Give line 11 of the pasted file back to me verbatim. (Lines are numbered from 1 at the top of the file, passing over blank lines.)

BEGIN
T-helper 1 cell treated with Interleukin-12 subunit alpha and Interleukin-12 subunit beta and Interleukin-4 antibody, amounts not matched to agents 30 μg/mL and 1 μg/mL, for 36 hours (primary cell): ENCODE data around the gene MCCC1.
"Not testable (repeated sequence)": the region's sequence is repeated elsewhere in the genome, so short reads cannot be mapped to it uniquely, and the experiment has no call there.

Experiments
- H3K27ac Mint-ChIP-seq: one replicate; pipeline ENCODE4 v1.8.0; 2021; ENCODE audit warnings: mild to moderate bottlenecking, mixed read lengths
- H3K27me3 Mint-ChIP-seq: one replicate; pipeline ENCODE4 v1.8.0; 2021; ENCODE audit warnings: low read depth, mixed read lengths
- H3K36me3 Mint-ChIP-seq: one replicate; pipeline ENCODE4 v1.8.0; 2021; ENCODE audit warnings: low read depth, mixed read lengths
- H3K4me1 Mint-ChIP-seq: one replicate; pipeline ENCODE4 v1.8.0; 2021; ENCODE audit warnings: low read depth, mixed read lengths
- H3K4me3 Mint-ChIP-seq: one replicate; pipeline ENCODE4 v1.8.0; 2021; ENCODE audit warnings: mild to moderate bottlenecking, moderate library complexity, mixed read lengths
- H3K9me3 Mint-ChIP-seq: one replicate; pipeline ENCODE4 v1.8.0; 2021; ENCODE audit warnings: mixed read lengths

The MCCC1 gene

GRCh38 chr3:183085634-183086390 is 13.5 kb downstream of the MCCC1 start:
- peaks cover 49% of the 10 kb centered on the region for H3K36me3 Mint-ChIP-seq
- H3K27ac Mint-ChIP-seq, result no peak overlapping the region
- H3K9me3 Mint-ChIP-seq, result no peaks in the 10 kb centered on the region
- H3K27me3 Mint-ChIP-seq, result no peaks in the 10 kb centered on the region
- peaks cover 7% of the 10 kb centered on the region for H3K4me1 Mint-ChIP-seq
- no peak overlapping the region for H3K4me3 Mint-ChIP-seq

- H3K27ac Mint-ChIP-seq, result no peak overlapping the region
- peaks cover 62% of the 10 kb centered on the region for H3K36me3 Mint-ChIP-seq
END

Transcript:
GRCh38 chr3:183085634-183086390 is 13.5 kb downstream of the MCCC1 start: